Adventures in code
Internally at SCADA MINDS, we’ve had to make a decision whether or not to use a Serverless architecture for a large project. I wrote a post earlier on the general pros and cons of Serverless, but like most projects, there are some unique circumstances that we need to consider.
Our project is essentially a data pipeline which takes a lot of data from wind fields, transforms it, and exposes it to a variety of end-user applications There are two major flows of data:
There’s also an extra circumstance that further complicates the picture. Our production code has to run on a Kubernetes cluster. We’re able to do this using a framework called Kubernetes Event Driven Autoscaling (KEDA). KEDA mimicks a serverless runtime by automatically scheduling kubernetes pods when events happen that would normally trigger an Azure Function to run.
Let’s try to take a look at how some of these factors change the potential benefits. What follows is a non-exhaustive list of the discussion points that we considered when making our decision.
One of the nice wins of serverless is there’s no managing servers manually. However when running the functions through KEDA, we still have to manually manage the clusters, the virtual machines in the clusters etc. This means that this advantage is essentially non-existent.
This is one of the main discussions we’ve had. It’s been pretty unclear how much we’d win in the scaling department. There’s two things we need to consider here:
Since we’ll be running these functions on Kubernetes, many of the scaling advantages are nullified a little bit. If we need to be able to scale up we’ll have to overprovision the virtual machines, which means we’ll have to pay the cost for full scaling at all times.
If we want to avoid that we can use something like the Kubernetes Cluster Autoscaler, which should scale the amount of VMs in a cluster up and down according to resource usage. We haven’t tested how fast these new virtual machines boot, but I have a sneaking suspicion that it might take a couple of minutes, which could be a problem in a rapid ten-minute scale up/down cycle.
So while it should be possible to get the Serverless auto-scaling in a kubernetes cluster it does require some extra kubernetes components, and there might be a delay while virtual machines spin up and down.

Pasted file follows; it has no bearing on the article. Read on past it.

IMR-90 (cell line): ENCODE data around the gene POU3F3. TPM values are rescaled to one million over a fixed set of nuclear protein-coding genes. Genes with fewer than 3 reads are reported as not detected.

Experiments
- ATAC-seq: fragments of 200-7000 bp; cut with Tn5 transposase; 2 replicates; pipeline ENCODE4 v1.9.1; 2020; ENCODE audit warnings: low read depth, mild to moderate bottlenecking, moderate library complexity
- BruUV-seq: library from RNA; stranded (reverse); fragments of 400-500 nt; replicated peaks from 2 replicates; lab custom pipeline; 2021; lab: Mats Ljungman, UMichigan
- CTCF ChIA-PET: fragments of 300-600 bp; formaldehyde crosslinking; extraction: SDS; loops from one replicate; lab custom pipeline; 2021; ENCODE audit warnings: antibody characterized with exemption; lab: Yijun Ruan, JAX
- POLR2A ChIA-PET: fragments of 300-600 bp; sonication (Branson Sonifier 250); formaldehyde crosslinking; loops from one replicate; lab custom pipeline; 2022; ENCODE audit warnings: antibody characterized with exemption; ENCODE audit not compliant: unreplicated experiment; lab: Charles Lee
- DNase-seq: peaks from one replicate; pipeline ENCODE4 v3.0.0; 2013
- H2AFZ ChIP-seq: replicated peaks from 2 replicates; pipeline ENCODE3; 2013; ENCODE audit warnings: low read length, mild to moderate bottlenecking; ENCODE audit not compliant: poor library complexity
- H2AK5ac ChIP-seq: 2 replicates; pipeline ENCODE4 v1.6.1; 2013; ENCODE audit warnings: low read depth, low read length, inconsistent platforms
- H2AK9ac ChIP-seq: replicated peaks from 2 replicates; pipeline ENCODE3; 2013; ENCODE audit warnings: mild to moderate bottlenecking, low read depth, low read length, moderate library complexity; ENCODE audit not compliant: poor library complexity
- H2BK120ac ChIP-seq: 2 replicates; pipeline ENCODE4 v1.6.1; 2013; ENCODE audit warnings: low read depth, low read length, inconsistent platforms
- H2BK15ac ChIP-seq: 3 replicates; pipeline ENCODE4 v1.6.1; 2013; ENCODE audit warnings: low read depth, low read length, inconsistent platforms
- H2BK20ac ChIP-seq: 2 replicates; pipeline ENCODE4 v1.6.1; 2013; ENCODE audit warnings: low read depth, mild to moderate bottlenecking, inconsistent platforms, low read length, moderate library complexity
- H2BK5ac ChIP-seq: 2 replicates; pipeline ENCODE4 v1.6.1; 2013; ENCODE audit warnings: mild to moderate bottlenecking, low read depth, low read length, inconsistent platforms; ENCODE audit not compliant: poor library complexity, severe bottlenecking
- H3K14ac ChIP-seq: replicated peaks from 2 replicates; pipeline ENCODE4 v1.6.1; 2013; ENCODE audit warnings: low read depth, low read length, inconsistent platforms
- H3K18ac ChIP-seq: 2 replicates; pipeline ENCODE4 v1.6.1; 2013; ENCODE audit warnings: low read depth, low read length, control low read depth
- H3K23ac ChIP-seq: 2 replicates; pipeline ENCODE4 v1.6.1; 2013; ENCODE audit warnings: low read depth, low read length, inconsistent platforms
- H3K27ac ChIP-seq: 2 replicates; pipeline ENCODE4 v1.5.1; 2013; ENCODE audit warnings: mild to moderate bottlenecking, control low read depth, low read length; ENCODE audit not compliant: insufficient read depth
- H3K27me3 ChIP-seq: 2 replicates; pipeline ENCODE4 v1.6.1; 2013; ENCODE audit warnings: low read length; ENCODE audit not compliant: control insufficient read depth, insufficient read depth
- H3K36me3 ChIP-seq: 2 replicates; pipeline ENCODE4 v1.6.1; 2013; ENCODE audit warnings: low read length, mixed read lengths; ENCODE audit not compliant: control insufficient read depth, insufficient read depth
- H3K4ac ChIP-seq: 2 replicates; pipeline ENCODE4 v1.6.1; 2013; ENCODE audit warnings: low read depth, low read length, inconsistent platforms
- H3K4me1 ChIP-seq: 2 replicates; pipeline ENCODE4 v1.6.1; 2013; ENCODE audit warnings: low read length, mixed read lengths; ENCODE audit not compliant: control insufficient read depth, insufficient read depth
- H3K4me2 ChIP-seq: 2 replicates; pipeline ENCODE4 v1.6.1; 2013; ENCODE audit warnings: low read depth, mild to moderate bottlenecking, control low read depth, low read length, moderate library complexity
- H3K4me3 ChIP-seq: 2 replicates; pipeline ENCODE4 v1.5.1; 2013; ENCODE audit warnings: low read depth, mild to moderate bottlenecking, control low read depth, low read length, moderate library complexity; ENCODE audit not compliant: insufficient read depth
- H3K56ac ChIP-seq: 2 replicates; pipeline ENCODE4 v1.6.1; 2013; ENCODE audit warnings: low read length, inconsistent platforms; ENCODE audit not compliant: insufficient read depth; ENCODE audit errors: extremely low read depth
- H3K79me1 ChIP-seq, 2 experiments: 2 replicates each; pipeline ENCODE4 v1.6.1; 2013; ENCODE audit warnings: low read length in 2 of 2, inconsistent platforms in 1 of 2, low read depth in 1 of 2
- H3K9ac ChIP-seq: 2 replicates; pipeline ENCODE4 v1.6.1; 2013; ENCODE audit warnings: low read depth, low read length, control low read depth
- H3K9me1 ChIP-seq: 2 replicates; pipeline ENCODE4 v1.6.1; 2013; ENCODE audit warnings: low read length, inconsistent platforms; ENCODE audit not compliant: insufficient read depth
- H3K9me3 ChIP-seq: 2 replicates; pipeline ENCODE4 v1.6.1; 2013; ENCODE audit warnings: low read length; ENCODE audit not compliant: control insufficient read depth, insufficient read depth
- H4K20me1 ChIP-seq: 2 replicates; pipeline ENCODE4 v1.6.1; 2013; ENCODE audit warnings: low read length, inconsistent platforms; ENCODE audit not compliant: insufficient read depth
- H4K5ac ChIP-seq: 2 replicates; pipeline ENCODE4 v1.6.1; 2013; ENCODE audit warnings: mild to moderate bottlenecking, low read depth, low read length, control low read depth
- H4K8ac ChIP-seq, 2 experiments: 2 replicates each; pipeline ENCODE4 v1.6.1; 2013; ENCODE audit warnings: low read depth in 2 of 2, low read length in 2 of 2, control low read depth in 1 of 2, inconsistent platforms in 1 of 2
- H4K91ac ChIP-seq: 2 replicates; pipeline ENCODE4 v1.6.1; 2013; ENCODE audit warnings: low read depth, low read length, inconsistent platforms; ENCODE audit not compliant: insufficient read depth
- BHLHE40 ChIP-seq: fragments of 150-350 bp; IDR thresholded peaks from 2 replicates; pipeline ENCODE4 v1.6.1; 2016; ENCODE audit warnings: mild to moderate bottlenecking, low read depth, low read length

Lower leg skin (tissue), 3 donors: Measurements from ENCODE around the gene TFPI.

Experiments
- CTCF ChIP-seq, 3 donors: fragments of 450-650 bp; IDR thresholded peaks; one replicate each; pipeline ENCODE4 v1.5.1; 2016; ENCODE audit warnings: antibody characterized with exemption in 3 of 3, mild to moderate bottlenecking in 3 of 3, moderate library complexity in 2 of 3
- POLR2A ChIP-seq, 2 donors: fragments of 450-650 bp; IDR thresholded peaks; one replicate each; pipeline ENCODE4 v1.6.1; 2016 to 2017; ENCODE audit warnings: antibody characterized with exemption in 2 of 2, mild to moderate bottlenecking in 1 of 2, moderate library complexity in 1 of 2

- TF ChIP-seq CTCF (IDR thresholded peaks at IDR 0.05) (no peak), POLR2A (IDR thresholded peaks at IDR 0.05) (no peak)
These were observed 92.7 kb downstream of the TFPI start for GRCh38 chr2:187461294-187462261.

The next thing to consider is, how aggressively we need to be able to scale up and down. We might have different scaling needs for each flow, so let’s try to look at those independently.
The first flow shouldn’t have particular burst scaling requirements. The amount of events should be pretty steady, except it might potentially have periods of fewer events if a wind field goes dark. This means that we don’t have a strong need for rapidly scaling up and down. Provisioning the right amount of servers with a margin for error should be enough to handle this data flow.
This was originally the flow where I expected serverless to make the most sense. Getting in a large chunk of data every ten minutes and wanting to process it as fast as possible seemed like the perfect fit for rapidly scaling up and down.
It turns out that this isn’t quite accurate for two different reasons. While every wind turbine emits this data every ten minutes, these ten minutes aren’t synchronized. Every turbine doesn’t emit at 1410 and then 1420, etc. Depending on a variety of factors, they emit approximately every ten minutes, but one might emit at 1401, and the next at 1402. This means that the flow isn’t a large peak followed by silence but rather a series of much smaller peaks.
As the primary use-case for this data is analytics, latency isn’t paramount here. It’s not a big deal whether or not the data gets to you in 3, 5, or 10 minutes. This means that even if the data flow is a large peak followed by silence, we don’t need to process it all at once. We simply need to have enough computing power to handle all the data before the next peak.
The rapid burst scaling you get out of the box with serverless, is made more complicated, but doable, running the whole thing on KEDA. However, the bigger realisation here is, that due to the data flow patterns and latency requirements of each flow, there’s no need for rapid autoscaling where serverless really shines.
The main thing that a serverless architecture might give us, is “peace of mind” scaling, where we don’t need to do any extra work when adding new wind fields to the pipeline.
As mentioned in the scaling part, the regular cost-model for serverless architectures doesn’t have too much impact here. Our functions only costs money based on the virtual machines provisioned in the kubernetes cluster. This means that we don’t have to weight the cost-model in any meaningful way here. Running things through KEDA should cost the same as running them as regular Kubernetes pods.
The bindings to the different Azure services are still a large plus in our book. We expect the business logic in this project to potentially be quite large. Unfortunately this means that the code saved due to the bindings potentially isn’t that much in the big picture.
Serverless doesn’t seem to be a great fit for our project. We don’t have the scaling requirements, and our unique runtime makes it harder to achieve even if we did.
The bindings to azure functions are very nice, and a huge plus. Unfortunately we don’t think they’re worth the potential risks. There’s not one specific downside that made us refrain from going serverless, it’s more a “Death by a thousand cuts” situation. Some of the things we’re worried about are:
These things have made us opt to not use Azure Functions running on KEDA for production code. Our use-case doesn’t fit well enough to tolerate the potential downsides. We do still however have some “Data simulators”, we use to performance-test the application. We want these to be able to scale rapidly up and down in data volume, which makes running them as Azure Functions a great idea.